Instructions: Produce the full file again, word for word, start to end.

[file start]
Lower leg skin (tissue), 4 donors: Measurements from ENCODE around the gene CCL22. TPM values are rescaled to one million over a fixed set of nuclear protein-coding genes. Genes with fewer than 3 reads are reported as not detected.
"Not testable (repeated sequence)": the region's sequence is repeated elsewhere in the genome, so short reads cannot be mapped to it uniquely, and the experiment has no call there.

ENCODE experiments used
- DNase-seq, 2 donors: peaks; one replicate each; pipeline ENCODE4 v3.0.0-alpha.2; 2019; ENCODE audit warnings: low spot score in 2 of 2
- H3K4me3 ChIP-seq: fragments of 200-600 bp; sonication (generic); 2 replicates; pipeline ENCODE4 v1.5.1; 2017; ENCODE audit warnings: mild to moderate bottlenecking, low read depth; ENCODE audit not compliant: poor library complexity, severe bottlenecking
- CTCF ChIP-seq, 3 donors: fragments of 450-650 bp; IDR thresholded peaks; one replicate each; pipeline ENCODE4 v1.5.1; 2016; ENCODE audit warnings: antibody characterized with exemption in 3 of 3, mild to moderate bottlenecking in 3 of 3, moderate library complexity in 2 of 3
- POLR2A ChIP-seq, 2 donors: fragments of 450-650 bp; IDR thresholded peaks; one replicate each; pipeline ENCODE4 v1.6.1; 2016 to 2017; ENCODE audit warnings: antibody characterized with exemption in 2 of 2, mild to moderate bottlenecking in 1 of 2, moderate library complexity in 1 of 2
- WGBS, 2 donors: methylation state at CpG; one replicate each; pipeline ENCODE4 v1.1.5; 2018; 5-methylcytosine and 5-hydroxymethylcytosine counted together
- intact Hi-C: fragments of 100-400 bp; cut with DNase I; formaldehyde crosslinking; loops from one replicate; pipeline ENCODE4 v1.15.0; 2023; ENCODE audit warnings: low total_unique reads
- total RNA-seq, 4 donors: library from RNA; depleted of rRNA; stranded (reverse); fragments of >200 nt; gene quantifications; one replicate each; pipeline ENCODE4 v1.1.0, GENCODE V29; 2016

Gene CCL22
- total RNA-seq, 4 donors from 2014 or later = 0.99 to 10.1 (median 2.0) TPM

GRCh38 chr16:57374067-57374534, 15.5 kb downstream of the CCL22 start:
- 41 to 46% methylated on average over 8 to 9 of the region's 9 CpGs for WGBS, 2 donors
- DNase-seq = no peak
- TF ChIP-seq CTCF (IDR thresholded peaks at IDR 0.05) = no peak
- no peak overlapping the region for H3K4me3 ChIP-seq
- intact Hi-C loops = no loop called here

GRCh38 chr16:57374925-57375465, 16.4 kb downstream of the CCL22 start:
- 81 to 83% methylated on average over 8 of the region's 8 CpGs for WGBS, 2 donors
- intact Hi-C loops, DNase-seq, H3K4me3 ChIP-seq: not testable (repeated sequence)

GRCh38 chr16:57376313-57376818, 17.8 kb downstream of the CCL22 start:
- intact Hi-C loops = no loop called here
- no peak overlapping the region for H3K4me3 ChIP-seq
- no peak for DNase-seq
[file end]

Lower leg skin (tissue), 4 donors: Measurements from ENCODE around the gene CCL22. TPM values are rescaled to one million over a fixed set of nuclear protein-coding genes. Genes with fewer than 3 reads are reported as not detected.
"Not testable (repeated sequence)": the region's sequence is repeated elsewhere in the genome, so short reads cannot be mapped to it uniquely, and the experiment has no call there.

ENCODE experiments used
- DNase-seq, 2 donors: peaks; one replicate each; pipeline ENCODE4 v3.0.0-alpha.2; 2019; ENCODE audit warnings: low spot score in 2 of 2
- H3K4me3 ChIP-seq: fragments of 200-600 bp; sonication (generic); 2 replicates; pipeline ENCODE4 v1.5.1; 2017; ENCODE audit warnings: mild to moderate bottlenecking, low read depth; ENCODE audit not compliant: poor library complexity, severe bottlenecking
- CTCF ChIP-seq, 3 donors: fragments of 450-650 bp; IDR thresholded peaks; one replicate each; pipeline ENCODE4 v1.5.1; 2016; ENCODE audit warnings: antibody characterized with exemption in 3 of 3, mild to moderate bottlenecking in 3 of 3, moderate library complexity in 2 of 3
- POLR2A ChIP-seq, 2 donors: fragments of 450-650 bp; IDR thresholded peaks; one replicate each; pipeline ENCODE4 v1.6.1; 2016 to 2017; ENCODE audit warnings: antibody characterized with exemption in 2 of 2, mild to moderate bottlenecking in 1 of 2, moderate library complexity in 1 of 2
- WGBS, 2 donors: methylation state at CpG; one replicate each; pipeline ENCODE4 v1.1.5; 2018; 5-methylcytosine and 5-hydroxymethylcytosine counted together
- intact Hi-C: fragments of 100-400 bp; cut with DNase I; formaldehyde crosslinking; loops from one replicate; pipeline ENCODE4 v1.15.0; 2023; ENCODE audit warnings: low total_unique reads
- total RNA-seq, 4 donors: library from RNA; depleted of rRNA; stranded (reverse); fragments of >200 nt; gene quantifications; one replicate each; pipeline ENCODE4 v1.1.0, GENCODE V29; 2016

Gene CCL22
- total RNA-seq, 4 donors from 2014 or later = 0.99 to 10.1 (median 2.0) TPM

GRCh38 chr16:57374067-57374534, 15.5 kb downstream of the CCL22 start:
- 41 to 46% methylated on average over 8 to 9 of the region's 9 CpGs for WGBS, 2 donors
- DNase-seq = no peak
- TF ChIP-seq CTCF (IDR thresholded peaks at IDR 0.05) = no peak
- no peak overlapping the region for H3K4me3 ChIP-seq
- intact Hi-C loops = no loop called here

GRCh38 chr16:57374925-57375465, 16.4 kb downstream of the CCL22 start:
- 81 to 83% methylated on average over 8 of the region's 8 CpGs for WGBS, 2 donors
- intact Hi-C loops, DNase-seq, H3K4me3 ChIP-seq: not testable (repeated sequence)

GRCh38 chr16:57376313-57376818, 17.8 kb downstream of the CCL22 start:
- intact Hi-C loops = no loop called here
- no peak overlapping the region for H3K4me3 ChIP-seq
- no peak for DNase-seq